I’m not a travel agent, and I don’t work for an airline or cruise ship company. This article isn’t about where you should vacation, what places you should visit or what foods you should eat. For the important point I hope to make in the next few hundred words, those parts of our vacation matter very little.
As a business owner and leader and writer about personal and professional development and growth I am often asked about, and challenged by questions about vacations. Can we have a vacation if we are working? How connected (via our phones and email, etc.) can we or should we be on our vacation? While these are important questions, I’m only going to answer them indirectly.
Why? Because the advice I am about to give I believe answers a more important question and with those answers you will be able to make your personal decisions about the details of phones, laptops and more.
The question shouldn’t be “what can or should I do on my vacation?”, but “what does it mean to take a real vacation?” What follows are four criteria for a real vacation – regardless of who you are, the position you hold, the place you go or who you go with.
Consider these four criteria carefully, think about past vacations through this lens and put your next vacation through it as a preview. If you don’t like your answers, you have time to make adjustments to the choices you will make during that time away from work and your daily routine.
Was I mentally removed? If you spend most (all?) of your time thinking about work, wondering what is going on, concerned or worried about things at the office, you never really left. In order for a vacation to be a real vacation you need to mentally remove yourself. This is of course, a matter of degrees. Does this mean you can’t think globally or in a big picture about your work? Not at all! Sometimes the change of venue, routine and scenery will create breakthroughs and ideas! Be welcome to those without spending too much mental and emotional energy back at your desk. Can some people check their email twice a day and still “turn it off” the rest of the time? Perhaps. If that is you, fine. If you know that to be truly removed you must truly unplug, then you have your personal answer to this question.
Did I create a lasting memory? At the end of the vacation, do you have things, small or large, that you will remember forever? Are there things that will make you smile? Are there moments or places where you can return in your mind and recapture the magic and value of your vacation? To the degree this is true, you’ve had a real vacation!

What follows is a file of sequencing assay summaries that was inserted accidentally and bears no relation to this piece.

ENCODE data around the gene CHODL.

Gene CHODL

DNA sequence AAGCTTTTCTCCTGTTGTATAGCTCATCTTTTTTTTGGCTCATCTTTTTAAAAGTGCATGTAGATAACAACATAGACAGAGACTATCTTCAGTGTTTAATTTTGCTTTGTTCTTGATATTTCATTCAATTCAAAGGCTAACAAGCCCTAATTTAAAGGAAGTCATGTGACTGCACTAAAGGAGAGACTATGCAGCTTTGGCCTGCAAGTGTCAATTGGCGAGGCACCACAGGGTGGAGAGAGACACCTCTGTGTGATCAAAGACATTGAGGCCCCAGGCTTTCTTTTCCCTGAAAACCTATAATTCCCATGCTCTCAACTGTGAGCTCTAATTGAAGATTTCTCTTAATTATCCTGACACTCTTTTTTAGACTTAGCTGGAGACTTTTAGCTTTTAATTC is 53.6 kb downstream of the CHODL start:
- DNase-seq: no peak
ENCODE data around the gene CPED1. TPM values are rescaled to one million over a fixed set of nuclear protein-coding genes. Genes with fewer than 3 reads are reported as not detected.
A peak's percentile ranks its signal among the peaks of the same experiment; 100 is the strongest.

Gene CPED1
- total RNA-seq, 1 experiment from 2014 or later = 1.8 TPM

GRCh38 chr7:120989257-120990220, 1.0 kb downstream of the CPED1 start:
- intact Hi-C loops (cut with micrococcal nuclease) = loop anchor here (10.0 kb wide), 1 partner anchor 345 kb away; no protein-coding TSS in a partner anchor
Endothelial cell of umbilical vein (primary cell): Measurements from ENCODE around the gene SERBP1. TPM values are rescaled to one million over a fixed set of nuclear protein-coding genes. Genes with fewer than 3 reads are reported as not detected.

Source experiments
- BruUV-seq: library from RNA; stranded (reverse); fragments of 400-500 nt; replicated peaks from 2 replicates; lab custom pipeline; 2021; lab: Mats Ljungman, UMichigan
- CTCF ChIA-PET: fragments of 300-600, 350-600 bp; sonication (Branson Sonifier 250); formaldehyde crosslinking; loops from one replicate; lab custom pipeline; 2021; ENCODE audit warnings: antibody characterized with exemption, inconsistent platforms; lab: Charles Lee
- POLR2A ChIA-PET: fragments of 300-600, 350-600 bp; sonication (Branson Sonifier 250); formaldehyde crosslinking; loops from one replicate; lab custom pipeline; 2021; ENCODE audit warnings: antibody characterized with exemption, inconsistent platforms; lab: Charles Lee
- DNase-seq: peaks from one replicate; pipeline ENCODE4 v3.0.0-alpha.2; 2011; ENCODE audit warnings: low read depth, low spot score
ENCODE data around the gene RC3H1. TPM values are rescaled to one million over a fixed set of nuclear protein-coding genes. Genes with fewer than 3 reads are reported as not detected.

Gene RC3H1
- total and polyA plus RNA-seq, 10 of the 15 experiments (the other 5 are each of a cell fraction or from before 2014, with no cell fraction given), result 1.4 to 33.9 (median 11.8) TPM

Did I return refreshed and revived? One of the important things about a vacation, mentally and emotionally, is that we can recharge our batteries. Think about “refresh and revive” in four areas (physical, emotional, mental, spiritual), and do what you can to make all of them happen on your vacation. Your personal balance of reinvigoration in those four areas is up to you; but consider all of them!
Was I in a place or with people I love or enjoy? When you come back from vacation this is what most people ask: “where did you go?” This is an important part of your vacation puzzle, but it is highly personal and subjective. A week at the beach might be perfect for some, but other would prefer museums. Some prefer to be in a far flung locale, while others can have a true vacation 20 miles down the road. This criteria is important, too, and I share it last on the list for a reason — if the other three criteria are met, you are far down the road to a real vacation regardless of where you went and how big your budget was.
Some Final Thoughts for Leaders
What I have shared so far is important for all of us as individuals.
As a leader, you have a responsibility and opportunity at a higher level. Your responsibility to your team is to model these ideas. If you believe in the value of vacations, you must take them. You will want to communicate your values clearly and behave in ways that match your beliefs so that your team members don’t get mistaken perceptions. Your actions must match your expectations for others! When you live up to this standard, you have the opportunity to improve the energy and engagement of your team members, their physical and mental health and their quality of life.
Even if you don’t feel you need vacations in the same way you feel others do, unless you are modeling the behaviors, you are sending a loud and clear message to others about what you really expect of them.
Lead (and vacation) with your life, not just your words.